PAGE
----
The Computer Conservation Society and the University of Manchester have released what's thought to be the earliest recording of a computer being used to make music. It dates from 1951, and was captured by a BBC outside broadcast team.
This recording easily pre-dates the previous oldest-captured computer music performance, which was by an IBM mainframe computer at Bell Labs in the USA in 1957.
The music was generated at the University of Manchester by a Ferranti Mark 1 computer – a commercial version of the Baby Machine, which many consider to be the forerunner of all modern computers. It's been released to help mark the Baby's 60th anniversary (the machine made its debut in 1948).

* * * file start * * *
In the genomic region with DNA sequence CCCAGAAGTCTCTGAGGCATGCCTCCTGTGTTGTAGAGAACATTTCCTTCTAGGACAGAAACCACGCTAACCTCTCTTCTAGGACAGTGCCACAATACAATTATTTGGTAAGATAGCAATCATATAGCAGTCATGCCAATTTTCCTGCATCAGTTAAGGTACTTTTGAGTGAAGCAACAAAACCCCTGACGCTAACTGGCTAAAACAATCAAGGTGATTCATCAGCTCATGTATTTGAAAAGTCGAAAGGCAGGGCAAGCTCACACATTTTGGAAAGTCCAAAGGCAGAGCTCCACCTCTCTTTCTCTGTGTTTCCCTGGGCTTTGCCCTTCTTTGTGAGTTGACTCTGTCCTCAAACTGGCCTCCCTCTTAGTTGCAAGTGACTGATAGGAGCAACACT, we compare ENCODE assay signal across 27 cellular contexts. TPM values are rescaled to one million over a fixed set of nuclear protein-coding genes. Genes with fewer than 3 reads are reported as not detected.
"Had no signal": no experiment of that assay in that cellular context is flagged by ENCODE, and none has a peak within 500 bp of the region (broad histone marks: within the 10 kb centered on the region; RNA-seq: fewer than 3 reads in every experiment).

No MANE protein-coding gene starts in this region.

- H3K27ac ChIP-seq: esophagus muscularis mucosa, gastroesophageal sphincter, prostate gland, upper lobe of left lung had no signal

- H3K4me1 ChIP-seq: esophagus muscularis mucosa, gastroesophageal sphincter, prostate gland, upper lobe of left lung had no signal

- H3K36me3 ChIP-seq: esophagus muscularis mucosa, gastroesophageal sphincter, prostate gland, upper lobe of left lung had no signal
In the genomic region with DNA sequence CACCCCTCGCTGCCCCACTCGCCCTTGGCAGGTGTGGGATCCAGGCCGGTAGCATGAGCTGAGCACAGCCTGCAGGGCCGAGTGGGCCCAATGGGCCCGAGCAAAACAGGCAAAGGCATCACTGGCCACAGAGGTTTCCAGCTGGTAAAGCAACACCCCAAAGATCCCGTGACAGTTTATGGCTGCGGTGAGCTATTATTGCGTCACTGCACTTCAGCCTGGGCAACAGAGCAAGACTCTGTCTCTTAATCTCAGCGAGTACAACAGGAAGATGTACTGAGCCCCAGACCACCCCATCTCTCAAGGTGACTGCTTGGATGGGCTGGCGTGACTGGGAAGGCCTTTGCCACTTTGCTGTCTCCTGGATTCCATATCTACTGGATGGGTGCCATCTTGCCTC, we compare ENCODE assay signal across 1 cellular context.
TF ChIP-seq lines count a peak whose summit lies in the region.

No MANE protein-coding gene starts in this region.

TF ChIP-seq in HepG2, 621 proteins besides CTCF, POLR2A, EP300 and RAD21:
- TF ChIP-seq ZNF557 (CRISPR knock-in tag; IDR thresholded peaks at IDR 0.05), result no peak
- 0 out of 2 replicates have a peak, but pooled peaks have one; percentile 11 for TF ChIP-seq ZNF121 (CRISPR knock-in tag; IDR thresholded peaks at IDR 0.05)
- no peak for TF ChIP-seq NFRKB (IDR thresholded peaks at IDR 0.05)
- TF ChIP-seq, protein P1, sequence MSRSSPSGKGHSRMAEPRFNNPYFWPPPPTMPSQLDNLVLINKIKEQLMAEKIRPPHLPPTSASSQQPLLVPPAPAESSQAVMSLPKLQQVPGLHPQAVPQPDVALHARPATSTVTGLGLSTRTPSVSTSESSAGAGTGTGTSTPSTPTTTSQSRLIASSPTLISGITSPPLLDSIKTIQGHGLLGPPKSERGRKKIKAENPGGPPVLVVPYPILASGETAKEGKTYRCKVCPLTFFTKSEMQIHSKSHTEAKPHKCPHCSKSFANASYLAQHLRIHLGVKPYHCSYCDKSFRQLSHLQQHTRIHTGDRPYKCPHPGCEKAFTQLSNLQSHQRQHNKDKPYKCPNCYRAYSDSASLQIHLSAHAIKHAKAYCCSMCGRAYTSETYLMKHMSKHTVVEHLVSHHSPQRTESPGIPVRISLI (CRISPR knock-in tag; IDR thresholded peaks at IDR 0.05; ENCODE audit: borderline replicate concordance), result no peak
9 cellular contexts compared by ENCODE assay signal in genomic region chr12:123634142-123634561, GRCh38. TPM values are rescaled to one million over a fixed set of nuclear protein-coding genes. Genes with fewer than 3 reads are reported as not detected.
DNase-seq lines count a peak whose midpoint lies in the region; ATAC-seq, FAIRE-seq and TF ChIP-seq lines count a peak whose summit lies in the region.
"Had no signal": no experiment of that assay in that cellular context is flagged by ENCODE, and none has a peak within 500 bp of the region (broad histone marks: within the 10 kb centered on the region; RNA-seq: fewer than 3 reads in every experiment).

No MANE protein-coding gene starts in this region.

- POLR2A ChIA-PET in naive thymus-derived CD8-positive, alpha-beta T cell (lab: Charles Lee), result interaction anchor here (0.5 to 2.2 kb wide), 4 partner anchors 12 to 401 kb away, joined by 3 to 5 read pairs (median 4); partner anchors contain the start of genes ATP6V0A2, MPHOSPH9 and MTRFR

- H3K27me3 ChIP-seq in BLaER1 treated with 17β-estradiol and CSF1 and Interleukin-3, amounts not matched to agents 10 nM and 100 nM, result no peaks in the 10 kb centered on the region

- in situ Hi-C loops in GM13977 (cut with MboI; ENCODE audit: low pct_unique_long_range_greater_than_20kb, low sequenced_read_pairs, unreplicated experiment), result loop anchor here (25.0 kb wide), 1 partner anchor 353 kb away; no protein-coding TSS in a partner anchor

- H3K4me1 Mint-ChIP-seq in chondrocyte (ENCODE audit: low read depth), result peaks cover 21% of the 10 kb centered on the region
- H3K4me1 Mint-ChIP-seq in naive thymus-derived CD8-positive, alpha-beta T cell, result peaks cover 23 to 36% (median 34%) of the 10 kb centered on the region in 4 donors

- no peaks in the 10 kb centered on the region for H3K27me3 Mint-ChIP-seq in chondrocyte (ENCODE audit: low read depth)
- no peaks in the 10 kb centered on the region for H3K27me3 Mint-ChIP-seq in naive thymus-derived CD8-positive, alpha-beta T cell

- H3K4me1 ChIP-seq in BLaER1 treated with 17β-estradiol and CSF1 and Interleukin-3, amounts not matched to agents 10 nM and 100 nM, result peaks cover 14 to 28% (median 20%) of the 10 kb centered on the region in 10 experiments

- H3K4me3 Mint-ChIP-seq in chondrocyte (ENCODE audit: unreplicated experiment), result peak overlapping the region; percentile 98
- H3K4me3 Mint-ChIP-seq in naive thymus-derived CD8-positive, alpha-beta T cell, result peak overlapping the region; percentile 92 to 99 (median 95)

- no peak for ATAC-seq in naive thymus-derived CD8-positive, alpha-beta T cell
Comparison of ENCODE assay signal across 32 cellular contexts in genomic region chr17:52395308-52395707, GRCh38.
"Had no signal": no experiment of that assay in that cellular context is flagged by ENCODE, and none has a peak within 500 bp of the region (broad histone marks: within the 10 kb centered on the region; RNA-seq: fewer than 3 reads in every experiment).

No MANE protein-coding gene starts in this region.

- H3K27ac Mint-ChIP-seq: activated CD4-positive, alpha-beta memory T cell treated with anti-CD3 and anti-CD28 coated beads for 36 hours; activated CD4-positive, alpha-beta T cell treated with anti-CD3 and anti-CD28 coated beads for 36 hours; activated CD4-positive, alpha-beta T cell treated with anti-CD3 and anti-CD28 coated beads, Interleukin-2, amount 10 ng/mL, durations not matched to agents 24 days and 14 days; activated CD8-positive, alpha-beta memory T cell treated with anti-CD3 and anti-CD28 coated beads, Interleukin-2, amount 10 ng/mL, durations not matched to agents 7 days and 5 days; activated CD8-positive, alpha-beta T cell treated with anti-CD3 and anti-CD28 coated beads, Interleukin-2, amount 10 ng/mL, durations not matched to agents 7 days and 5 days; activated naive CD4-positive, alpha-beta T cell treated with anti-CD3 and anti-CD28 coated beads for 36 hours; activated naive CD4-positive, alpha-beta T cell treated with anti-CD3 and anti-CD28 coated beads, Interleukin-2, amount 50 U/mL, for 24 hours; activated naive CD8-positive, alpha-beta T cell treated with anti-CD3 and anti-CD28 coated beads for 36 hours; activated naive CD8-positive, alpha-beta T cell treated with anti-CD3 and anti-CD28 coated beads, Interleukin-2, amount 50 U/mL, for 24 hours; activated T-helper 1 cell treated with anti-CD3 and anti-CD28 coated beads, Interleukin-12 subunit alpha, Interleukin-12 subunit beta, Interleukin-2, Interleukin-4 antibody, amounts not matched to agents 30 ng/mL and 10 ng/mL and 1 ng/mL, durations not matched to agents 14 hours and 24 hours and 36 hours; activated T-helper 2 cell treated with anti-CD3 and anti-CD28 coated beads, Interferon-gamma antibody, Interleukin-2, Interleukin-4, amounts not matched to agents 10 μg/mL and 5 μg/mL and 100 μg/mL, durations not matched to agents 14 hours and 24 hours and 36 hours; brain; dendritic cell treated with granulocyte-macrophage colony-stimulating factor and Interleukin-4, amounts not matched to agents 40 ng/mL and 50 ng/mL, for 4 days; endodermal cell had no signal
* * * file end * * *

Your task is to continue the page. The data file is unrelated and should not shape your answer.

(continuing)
You can hear the recording now on the BBC website: it features renditions of God Save The Queen, Baa Baa Black Sheep and In The Mood. The pitching isn't always great, but given that this music was generated almost 57 years ago, it's undeniably impressive.
This might not be the end of the story, though, as computer historians believe that another computer – the Australian CSIRAC – actually made music a few weeks before the Ferranti Mark 1. As yet, no one has discovered a recording, but there could be one out there…